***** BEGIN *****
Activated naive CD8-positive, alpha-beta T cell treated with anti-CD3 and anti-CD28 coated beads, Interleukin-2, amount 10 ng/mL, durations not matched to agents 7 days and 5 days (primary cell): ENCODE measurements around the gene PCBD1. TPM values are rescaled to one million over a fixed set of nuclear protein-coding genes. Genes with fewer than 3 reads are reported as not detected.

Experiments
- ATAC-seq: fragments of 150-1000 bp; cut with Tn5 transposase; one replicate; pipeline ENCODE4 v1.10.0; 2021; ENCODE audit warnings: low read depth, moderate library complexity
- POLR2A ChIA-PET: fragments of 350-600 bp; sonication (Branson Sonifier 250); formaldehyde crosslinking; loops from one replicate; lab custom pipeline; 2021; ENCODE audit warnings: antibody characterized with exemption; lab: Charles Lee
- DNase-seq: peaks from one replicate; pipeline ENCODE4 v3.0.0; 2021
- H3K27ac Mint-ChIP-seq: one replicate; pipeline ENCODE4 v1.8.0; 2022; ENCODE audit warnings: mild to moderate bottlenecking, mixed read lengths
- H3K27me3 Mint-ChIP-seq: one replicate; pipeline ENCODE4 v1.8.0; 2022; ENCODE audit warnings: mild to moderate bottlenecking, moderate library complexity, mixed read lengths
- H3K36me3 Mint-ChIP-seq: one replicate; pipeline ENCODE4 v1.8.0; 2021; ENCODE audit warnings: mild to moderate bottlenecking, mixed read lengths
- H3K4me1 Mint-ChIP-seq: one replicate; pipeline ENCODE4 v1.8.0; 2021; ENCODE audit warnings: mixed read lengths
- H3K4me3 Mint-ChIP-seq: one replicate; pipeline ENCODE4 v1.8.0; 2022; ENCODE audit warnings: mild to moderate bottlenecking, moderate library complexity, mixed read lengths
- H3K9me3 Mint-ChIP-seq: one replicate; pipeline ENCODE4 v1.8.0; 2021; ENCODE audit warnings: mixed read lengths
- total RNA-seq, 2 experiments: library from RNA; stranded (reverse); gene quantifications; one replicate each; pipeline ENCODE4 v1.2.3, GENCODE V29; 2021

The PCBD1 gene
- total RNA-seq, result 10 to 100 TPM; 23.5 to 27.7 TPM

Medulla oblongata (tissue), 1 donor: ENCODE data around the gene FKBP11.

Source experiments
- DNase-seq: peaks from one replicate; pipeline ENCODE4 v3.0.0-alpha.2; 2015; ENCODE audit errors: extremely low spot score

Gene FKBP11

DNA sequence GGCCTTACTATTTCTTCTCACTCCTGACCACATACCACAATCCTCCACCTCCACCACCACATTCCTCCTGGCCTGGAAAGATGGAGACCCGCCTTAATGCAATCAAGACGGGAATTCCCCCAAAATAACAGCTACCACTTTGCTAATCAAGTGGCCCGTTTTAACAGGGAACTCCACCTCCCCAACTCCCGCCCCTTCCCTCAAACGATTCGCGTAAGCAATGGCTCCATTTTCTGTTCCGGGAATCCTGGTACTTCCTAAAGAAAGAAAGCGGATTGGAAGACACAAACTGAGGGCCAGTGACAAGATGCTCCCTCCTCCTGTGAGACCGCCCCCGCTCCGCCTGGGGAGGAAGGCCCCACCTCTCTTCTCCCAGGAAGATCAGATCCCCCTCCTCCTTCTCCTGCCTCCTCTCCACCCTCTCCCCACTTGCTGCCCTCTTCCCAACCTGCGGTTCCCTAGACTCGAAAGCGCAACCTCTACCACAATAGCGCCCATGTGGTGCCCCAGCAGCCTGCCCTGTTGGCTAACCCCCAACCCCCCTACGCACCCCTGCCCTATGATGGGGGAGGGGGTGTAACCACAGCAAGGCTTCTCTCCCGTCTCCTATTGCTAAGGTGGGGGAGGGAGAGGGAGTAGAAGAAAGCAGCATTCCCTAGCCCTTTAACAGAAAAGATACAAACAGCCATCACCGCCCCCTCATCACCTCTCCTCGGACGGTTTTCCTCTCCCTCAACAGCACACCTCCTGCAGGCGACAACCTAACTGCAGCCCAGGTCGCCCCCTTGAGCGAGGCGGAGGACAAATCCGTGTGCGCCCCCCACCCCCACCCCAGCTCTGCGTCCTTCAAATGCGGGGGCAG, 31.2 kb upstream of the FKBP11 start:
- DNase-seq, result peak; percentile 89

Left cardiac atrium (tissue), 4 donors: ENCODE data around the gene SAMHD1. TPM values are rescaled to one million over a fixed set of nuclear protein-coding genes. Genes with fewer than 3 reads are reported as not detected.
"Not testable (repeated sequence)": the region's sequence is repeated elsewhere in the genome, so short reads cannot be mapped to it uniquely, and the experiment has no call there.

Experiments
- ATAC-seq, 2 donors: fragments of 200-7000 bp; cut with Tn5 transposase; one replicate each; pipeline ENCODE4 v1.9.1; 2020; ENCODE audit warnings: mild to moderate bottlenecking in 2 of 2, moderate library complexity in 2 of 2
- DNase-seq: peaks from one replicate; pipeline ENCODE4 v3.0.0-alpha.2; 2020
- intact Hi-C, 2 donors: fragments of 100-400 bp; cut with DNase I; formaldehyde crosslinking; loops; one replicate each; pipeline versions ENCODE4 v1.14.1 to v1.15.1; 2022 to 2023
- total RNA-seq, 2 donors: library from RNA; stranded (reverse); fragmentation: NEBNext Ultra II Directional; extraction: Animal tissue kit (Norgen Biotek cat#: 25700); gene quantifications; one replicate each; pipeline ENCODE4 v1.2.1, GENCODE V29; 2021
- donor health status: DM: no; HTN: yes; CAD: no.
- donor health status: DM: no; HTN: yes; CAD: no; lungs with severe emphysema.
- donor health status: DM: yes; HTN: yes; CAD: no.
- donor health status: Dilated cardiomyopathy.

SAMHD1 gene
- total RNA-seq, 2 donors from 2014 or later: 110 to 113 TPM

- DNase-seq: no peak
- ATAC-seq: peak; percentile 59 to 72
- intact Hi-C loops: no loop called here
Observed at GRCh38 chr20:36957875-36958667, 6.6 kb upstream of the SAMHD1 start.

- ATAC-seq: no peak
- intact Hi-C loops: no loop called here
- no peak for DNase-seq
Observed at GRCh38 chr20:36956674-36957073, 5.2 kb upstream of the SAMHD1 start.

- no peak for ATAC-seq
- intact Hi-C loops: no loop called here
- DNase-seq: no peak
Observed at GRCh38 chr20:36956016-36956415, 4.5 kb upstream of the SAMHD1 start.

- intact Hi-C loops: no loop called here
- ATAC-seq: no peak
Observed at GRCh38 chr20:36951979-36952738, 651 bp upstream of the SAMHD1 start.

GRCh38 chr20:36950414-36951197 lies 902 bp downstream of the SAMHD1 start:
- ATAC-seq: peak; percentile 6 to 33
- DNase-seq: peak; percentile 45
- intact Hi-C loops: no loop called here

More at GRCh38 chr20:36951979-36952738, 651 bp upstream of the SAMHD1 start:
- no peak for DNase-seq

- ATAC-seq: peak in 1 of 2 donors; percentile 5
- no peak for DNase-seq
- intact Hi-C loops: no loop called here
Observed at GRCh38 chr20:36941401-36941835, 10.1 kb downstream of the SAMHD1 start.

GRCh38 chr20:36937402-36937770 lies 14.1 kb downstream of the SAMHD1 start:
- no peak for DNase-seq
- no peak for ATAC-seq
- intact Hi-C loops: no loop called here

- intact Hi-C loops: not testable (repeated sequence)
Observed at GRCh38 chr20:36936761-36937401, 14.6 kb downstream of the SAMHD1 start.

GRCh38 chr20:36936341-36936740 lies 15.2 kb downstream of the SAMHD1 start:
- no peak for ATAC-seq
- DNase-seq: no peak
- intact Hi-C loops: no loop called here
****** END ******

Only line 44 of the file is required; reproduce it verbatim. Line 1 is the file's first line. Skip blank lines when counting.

- DNase-seq: no peak